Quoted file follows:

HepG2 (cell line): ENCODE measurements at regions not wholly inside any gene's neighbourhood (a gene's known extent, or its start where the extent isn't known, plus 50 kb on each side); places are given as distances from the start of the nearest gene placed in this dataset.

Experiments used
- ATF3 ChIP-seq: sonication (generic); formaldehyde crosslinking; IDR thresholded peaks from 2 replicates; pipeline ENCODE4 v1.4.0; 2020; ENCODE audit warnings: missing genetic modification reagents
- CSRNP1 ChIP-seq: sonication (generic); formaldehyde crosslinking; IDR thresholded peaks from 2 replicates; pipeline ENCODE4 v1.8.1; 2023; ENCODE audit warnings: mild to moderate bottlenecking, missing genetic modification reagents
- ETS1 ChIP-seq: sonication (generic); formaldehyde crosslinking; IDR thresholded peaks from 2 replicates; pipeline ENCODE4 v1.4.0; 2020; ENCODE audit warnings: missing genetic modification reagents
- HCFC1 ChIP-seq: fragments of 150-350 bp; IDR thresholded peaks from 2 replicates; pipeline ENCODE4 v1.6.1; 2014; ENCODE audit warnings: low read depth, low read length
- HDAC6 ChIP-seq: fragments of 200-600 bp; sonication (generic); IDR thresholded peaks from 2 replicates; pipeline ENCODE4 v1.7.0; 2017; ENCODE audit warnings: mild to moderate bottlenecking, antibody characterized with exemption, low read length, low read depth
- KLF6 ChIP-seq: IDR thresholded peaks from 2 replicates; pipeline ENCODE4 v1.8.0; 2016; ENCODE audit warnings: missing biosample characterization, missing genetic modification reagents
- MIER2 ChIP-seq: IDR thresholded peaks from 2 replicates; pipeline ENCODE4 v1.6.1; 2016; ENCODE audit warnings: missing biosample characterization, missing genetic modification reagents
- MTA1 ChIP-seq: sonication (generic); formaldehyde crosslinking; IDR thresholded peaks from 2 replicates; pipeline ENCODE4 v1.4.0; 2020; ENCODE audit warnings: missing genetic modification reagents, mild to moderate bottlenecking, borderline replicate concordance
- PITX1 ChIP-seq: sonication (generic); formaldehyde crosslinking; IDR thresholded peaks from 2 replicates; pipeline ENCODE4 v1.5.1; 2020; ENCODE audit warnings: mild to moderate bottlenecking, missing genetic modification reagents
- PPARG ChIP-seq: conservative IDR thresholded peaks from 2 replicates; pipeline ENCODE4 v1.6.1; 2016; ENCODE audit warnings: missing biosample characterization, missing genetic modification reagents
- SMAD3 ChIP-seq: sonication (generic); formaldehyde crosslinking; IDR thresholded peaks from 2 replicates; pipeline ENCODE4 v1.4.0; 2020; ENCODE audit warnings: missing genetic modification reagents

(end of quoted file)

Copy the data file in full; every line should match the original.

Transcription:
HepG2 (cell line): ENCODE measurements at regions not wholly inside any gene's neighbourhood (a gene's known extent, or its start where the extent isn't known, plus 50 kb on each side); places are given as distances from the start of the nearest gene placed in this dataset.

Experiments used
- ATF3 ChIP-seq: sonication (generic); formaldehyde crosslinking; IDR thresholded peaks from 2 replicates; pipeline ENCODE4 v1.4.0; 2020; ENCODE audit warnings: missing genetic modification reagents
- CSRNP1 ChIP-seq: sonication (generic); formaldehyde crosslinking; IDR thresholded peaks from 2 replicates; pipeline ENCODE4 v1.8.1; 2023; ENCODE audit warnings: mild to moderate bottlenecking, missing genetic modification reagents
- ETS1 ChIP-seq: sonication (generic); formaldehyde crosslinking; IDR thresholded peaks from 2 replicates; pipeline ENCODE4 v1.4.0; 2020; ENCODE audit warnings: missing genetic modification reagents
- HCFC1 ChIP-seq: fragments of 150-350 bp; IDR thresholded peaks from 2 replicates; pipeline ENCODE4 v1.6.1; 2014; ENCODE audit warnings: low read depth, low read length
- HDAC6 ChIP-seq: fragments of 200-600 bp; sonication (generic); IDR thresholded peaks from 2 replicates; pipeline ENCODE4 v1.7.0; 2017; ENCODE audit warnings: mild to moderate bottlenecking, antibody characterized with exemption, low read length, low read depth
- KLF6 ChIP-seq: IDR thresholded peaks from 2 replicates; pipeline ENCODE4 v1.8.0; 2016; ENCODE audit warnings: missing biosample characterization, missing genetic modification reagents
- MIER2 ChIP-seq: IDR thresholded peaks from 2 replicates; pipeline ENCODE4 v1.6.1; 2016; ENCODE audit warnings: missing biosample characterization, missing genetic modification reagents
- MTA1 ChIP-seq: sonication (generic); formaldehyde crosslinking; IDR thresholded peaks from 2 replicates; pipeline ENCODE4 v1.4.0; 2020; ENCODE audit warnings: missing genetic modification reagents, mild to moderate bottlenecking, borderline replicate concordance
- PITX1 ChIP-seq: sonication (generic); formaldehyde crosslinking; IDR thresholded peaks from 2 replicates; pipeline ENCODE4 v1.5.1; 2020; ENCODE audit warnings: mild to moderate bottlenecking, missing genetic modification reagents
- PPARG ChIP-seq: conservative IDR thresholded peaks from 2 replicates; pipeline ENCODE4 v1.6.1; 2016; ENCODE audit warnings: missing biosample characterization, missing genetic modification reagents
- SMAD3 ChIP-seq: sonication (generic); formaldehyde crosslinking; IDR thresholded peaks from 2 replicates; pipeline ENCODE4 v1.4.0; 2020; ENCODE audit warnings: missing genetic modification reagents